Saturday, October 18, 2008

But Bush said...

I am once again getting really confused. I hear our esteemed leader on the radio saying all is well in the economy. And I see commercials on the tee-vee from the NAR (National Association of (Lyings) Realtors) saying now is the best time to buy a house. So I think, OK I guess I should rush out and buy me one of them $500K 1 bedroom condos that are sure to double in value in 2 years.

But then I also see reports like this:

The American housing market, where the global economic crisis began, is far from hitting bottom. Home prices across much of the country are likely to fall through late 2009, economists say, and in some markets the trend could last even longer depending on the severity of the anticipated recession.

So far this makes sense. Could the MSM actually be coming around and accepting the fact that the housing crash is just starting and we have a long, long, long way to go before even thinking about a bottom? This article reads like a post I would have written about a year and a half ago. Something about price to rent ratios. Something about affordability. The kind of talk that was dismissed by so-called experts whose only reply was "NOW IS A GREAT TIME TO BUY". Well, it was a bad time to buy last year and the year before and the year before that. And it still is a bad time to buy today. And it will most likely be a bad time to buy next year as well.

I have heard numerous idiots, I mean experts say that Miami is at the bottom. Prices are down 35% they say, so it must be a good time to buy. Bullshit. If a Honda Civic were once $50K and it were now "on sale for $30K, would it be a good time to buy a Civic? Not when the MSRP is $18K it isn't. And that's the case with Miami. Sure prices are down form ridiculous levels. But prices are still ridiculous.

And it comes down to the fundamentals. Just like a stock's price can be deemed cheap or expensive based on P/E rations (price divided by earnings). The higher the P/E ratio, the more expensive the stock is since it will take more years of earnings to make up for the initial incestment. Real estate works the exact same way. A property's P/E ratio equivalent is the price-to-rent ratio. That is how many years worth of rent does the property cost? In Miami that figure is 22. The average for the past 20 years was 15. You do the math on whether now is a good time to bu or not. Miami didn't become 46% more expensive over night and so that 22 figure must come down to somewhere around 15 in order to make real estate profitable.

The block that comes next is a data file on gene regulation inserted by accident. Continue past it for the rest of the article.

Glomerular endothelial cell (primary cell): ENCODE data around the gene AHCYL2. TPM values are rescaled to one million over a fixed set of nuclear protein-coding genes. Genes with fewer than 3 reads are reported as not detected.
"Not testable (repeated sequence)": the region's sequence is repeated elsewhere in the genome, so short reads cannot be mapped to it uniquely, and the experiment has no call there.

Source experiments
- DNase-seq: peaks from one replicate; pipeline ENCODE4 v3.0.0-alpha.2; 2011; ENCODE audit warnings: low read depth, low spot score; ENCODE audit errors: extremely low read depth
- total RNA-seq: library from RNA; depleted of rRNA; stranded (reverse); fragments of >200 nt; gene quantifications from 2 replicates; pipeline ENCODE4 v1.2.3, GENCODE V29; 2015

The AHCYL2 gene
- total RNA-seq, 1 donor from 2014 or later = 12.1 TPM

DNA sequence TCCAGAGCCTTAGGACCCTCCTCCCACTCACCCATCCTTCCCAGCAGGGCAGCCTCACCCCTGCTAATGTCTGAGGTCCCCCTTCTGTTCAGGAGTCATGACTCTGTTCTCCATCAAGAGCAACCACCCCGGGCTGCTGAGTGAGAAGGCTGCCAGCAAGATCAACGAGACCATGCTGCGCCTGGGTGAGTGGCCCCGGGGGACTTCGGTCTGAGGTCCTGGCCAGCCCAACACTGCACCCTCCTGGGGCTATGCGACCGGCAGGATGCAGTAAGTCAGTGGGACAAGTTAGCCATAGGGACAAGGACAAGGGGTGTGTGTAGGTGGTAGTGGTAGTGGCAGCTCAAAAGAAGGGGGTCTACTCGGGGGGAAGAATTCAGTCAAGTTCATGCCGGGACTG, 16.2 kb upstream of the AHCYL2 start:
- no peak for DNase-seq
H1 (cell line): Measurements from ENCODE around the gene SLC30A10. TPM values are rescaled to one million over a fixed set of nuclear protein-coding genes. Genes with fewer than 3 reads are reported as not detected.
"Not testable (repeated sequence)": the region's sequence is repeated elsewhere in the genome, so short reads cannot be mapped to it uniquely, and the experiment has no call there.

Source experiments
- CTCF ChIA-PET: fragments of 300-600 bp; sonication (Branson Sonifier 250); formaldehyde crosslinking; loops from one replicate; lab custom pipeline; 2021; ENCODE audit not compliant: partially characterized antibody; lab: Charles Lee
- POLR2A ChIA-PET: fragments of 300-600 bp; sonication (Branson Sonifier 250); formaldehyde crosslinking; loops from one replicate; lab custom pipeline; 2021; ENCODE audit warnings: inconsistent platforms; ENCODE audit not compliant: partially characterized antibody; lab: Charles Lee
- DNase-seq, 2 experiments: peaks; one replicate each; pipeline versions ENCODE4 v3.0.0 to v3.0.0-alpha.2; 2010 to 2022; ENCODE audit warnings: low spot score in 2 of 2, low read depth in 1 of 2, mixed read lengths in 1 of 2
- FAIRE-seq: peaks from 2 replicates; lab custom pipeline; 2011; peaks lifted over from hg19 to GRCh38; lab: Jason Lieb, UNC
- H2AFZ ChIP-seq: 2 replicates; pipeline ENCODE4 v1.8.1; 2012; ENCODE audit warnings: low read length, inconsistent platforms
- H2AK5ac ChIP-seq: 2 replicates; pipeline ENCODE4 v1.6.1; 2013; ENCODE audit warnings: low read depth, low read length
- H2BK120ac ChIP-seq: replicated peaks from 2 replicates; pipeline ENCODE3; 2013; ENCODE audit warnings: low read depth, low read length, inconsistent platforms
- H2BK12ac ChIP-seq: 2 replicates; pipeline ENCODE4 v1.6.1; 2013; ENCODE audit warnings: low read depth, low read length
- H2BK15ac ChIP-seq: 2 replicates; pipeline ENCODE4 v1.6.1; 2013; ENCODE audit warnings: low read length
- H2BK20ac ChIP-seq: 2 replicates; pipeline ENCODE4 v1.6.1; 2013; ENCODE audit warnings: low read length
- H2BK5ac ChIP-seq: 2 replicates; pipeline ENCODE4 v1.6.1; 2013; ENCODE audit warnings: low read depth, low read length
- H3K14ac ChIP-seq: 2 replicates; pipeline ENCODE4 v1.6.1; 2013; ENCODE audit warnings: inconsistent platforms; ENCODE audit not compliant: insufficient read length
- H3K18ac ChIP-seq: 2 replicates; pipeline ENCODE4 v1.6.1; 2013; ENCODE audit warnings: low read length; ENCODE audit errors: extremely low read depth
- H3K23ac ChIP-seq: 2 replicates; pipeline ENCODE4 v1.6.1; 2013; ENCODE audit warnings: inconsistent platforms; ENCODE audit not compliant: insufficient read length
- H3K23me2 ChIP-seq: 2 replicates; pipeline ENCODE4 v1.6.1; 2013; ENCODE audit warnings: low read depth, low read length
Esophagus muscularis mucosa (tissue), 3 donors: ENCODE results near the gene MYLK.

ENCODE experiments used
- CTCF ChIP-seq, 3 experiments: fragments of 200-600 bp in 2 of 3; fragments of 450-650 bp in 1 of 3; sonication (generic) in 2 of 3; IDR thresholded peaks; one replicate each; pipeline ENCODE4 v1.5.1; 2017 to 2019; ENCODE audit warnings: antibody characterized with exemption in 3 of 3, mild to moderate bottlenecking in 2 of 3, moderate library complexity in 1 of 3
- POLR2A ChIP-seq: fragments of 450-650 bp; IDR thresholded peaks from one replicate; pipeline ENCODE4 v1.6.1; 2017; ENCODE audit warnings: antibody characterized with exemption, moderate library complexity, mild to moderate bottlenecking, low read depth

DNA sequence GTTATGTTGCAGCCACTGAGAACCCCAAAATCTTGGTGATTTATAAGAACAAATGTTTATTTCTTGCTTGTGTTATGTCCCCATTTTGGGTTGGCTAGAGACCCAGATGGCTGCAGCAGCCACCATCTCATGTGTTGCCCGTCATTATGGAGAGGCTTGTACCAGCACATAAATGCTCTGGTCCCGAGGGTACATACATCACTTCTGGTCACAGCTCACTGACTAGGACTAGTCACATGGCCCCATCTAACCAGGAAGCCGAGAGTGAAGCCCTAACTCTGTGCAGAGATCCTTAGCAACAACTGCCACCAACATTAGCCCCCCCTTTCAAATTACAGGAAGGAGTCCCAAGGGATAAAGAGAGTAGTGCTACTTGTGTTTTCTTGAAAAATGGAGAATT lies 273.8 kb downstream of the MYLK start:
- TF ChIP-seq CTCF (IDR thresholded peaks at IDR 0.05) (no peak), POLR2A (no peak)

When you strip away all the bullshit like 'owning is the greatest investment anyone can make' or 'when you buy a house, you really buy a home' or 'why throw your money away on rent', the price-to-rent ratio is what matters. The rest is nothing but marketing nonsense put in place by the housing industry. How is owning a house on which I will be upside down for 10 years a great investment? How am I throwing my money away on rent when my rent is lower than my after-tax cost of ownership? And last I checked, a home is a home based on who lives there and how people live, not based on the contract that allows one to live there.

And then there's this from the article:

As of June, 2.8 percent of homes previously occupied by an owner were vacant. Nearly 1 in 10 rentals was without a tenant. Both numbers are near their highest levels since 1956, the earliest year for which the Census Bureau has such data.
Translation: rents are falling off a cliff which suggests that the price-to-rent ratios will have to shoot below historical mean this time around. Buying now would be about the worst financial move anyone could make. But don't take my word for it, I didn't take a weekend seminar on how to sell real estate, so I may have no idea what I'm talking about, compared to your local real estate agent.


JohnnyL said...

The NAR has never missed a year saying "now is the to buy a house". Back in 2006, here in Fairfield County CT, their spokesasses were saying that same thing and housing was already poised to fall off a cliff. A year later they were saying that the downturn would be short and now is the best time to buy with prices down. Back in 1987 I bought a condo in Putnam County, NY (just nort of Westchester County, for 150,000. Two years later I had to transfer and sold it for $135,000 in the midst of the last housing bust. Those same townhouses did not sell for $150,000 again until 1997 or later. 7 years to recover. If we are lucky this one will last as long and maybe go deeper.Then there will be some excellent buying opportunities.

Anonymous said...

Spokesasses...perfect definition.